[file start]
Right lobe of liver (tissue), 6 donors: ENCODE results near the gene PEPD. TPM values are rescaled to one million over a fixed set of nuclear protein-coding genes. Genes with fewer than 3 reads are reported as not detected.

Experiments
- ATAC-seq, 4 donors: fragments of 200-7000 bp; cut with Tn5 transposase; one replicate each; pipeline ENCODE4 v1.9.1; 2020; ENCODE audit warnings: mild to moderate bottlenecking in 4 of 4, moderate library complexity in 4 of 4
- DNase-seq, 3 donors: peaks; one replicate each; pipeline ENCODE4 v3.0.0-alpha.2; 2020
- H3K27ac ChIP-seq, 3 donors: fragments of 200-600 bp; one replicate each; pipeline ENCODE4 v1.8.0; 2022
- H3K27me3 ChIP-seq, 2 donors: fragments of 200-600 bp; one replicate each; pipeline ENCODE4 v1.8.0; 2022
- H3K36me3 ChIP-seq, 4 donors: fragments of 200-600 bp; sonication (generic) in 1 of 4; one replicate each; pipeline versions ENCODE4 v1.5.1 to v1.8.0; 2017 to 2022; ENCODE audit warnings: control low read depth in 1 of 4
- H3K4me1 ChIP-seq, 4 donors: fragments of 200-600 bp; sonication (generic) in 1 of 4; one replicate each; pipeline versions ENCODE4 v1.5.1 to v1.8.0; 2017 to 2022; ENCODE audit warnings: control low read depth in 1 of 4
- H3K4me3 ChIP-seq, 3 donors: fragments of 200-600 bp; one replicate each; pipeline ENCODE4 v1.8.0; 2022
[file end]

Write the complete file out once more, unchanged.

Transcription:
Right lobe of liver (tissue), 6 donors: ENCODE results near the gene PEPD. TPM values are rescaled to one million over a fixed set of nuclear protein-coding genes. Genes with fewer than 3 reads are reported as not detected.

Experiments
- ATAC-seq, 4 donors: fragments of 200-7000 bp; cut with Tn5 transposase; one replicate each; pipeline ENCODE4 v1.9.1; 2020; ENCODE audit warnings: mild to moderate bottlenecking in 4 of 4, moderate library complexity in 4 of 4
- DNase-seq, 3 donors: peaks; one replicate each; pipeline ENCODE4 v3.0.0-alpha.2; 2020
- H3K27ac ChIP-seq, 3 donors: fragments of 200-600 bp; one replicate each; pipeline ENCODE4 v1.8.0; 2022
- H3K27me3 ChIP-seq, 2 donors: fragments of 200-600 bp; one replicate each; pipeline ENCODE4 v1.8.0; 2022
- H3K36me3 ChIP-seq, 4 donors: fragments of 200-600 bp; sonication (generic) in 1 of 4; one replicate each; pipeline versions ENCODE4 v1.5.1 to v1.8.0; 2017 to 2022; ENCODE audit warnings: control low read depth in 1 of 4
- H3K4me1 ChIP-seq, 4 donors: fragments of 200-600 bp; sonication (generic) in 1 of 4; one replicate each; pipeline versions ENCODE4 v1.5.1 to v1.8.0; 2017 to 2022; ENCODE audit warnings: control low read depth in 1 of 4
- H3K4me3 ChIP-seq, 3 donors: fragments of 200-600 bp; one replicate each; pipeline ENCODE4 v1.8.0; 2022